22 April 2014

Happy Earth Day!

Today is Earth Day, and it's almost as old as I am. The event, that is, not the earth. Ahem.

Although I was only a toddler when the first Earth Day event occurred, I remember well the era of the hippie flower child: vivid memories of the bright pink, green, and yellow flower pattern pants I wore and of my mom painting brightly colored daisies on the rear fender of my dad's VW bug are still with me. I wish that Bug was, too.

Earth Day was founded by then US Senator Gaylord Nelson (D-WI), inspired by student anti-war protests and the devastating effects of a massive oil spill off the coast of Santa Barbara. Seeking to channel protestors' energy into a common agenda to improve the environment, Nelson enlisted help from Congressman Pete McCloskey (R-CA) to serve as his co-chair. Together they rallied supporters and organized events across the country. Democrats and Republicans working together? Whoda thunk!

The stage had been set by the publication in 1962 of Silent Spring by Rachel Carson. I'm kicking myself for not picking up a copy at the second hand bookshop the other day, for I've never read it. The book sold half a million copies in 24 countries and raised awareness of the environment and all the living things that inhabit it.

Are you my mummy? (photo:
Fast forward forty-something odd years and that sense of hippie flower power is still with us. Until recently buzzwords like "green", "sustainability", "eco-friendly", "organic", etc. were used to excess and people are becoming more aware of the importance of clean air, water, energy, and food. 'Grow Your Own' has become a movement in its own right with more and more people ripping out their water and chemical loving lawns in favor of home grown veg (and getting fined for it, too). At the same time, high profile battles are being waged against oil lobbyists and mammoth corporations like Monsanto which give me pause and make me ask just how far have we come since 1970? Technological and scientific advancement is all well and good but when those advances are forced on the population for monetary gain, how is that good? It can be argued that GMO crops aren't making us or the earth well, either, so is all the blather really effecting any change?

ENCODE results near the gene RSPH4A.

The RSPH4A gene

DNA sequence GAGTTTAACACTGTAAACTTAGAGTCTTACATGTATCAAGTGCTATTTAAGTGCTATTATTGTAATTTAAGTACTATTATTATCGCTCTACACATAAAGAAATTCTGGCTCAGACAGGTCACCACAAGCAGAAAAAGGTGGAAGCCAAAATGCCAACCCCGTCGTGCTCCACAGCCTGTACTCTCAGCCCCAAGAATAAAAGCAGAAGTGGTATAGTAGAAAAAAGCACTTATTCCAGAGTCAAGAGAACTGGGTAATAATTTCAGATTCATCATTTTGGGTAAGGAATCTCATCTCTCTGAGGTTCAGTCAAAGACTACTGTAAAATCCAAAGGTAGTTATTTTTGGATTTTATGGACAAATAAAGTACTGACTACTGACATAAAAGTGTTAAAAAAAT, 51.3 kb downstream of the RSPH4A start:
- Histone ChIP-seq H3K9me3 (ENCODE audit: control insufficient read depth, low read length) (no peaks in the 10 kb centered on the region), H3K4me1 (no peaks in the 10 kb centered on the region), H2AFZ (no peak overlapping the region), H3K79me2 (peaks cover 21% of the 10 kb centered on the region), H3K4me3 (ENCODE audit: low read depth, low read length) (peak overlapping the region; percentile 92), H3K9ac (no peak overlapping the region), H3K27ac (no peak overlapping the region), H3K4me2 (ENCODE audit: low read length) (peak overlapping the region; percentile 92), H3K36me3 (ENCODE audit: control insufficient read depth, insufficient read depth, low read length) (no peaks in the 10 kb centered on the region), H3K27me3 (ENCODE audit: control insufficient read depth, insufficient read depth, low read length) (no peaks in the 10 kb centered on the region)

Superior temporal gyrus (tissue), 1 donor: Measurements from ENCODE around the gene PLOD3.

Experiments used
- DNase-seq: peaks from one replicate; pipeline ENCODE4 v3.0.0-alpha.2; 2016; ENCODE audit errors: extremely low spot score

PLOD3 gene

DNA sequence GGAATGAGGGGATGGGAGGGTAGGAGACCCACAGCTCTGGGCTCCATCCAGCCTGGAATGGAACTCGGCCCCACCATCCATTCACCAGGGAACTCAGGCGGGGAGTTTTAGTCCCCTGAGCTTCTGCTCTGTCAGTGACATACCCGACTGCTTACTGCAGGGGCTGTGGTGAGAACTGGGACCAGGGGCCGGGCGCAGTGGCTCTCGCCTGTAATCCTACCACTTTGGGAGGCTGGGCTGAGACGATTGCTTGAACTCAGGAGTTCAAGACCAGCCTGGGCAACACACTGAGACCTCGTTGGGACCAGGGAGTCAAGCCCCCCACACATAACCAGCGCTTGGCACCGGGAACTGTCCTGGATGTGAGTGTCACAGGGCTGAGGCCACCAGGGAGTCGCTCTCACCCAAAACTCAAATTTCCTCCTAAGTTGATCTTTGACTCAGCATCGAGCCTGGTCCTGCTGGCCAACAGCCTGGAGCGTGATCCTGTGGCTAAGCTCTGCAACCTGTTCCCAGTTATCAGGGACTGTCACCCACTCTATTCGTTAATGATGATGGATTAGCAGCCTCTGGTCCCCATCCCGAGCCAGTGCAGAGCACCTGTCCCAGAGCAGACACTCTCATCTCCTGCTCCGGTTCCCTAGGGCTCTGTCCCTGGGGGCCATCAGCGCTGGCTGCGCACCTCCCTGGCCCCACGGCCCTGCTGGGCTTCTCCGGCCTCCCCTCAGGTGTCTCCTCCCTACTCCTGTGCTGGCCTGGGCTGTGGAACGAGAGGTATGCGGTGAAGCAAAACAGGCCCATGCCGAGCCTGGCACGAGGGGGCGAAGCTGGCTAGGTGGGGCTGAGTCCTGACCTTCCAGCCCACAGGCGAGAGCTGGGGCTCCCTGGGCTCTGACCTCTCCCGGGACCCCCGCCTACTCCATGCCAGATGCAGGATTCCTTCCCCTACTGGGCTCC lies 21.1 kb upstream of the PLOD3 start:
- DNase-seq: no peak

Image from the movie Wall-E, which should be required viewing on Earth Day
As I sit here working on a business plan for starting up a CSA on the family farm, one thing is certain: every day in the garden should be Earth Day. In studying agricultural and horticultural methods used as recently as 100 years ago it's obvious that 'organic' and 'sustainable' are not new concepts, just new terms applied to traditional methods. Perhaps in order to go forward, we must look backward and pay attention to what we see there?

So how will you celebrate Earth Day? Cities and towns all over the world are sponsoring events so getting involved is easy: Picking up trash on the side of the road or in your local park, local habitat clean up or restoration, taking a class about the environment and stewardship, planting flowers in your town's high street to make it more enjoyable, maybe even peacefully protesting the use of harmful chemicals in your local public open spaces where kids and animals play. It could even be as simple as planting a flower bed in your own garden.


However you choose to spend the day, I hope you'll at least give some though to the Earth and what an excellent planet it is to live on. After all, we don't have many alternatives and, while the time each of us is on it is just a blip, many more generations are coming and we should leave them something worth living on.

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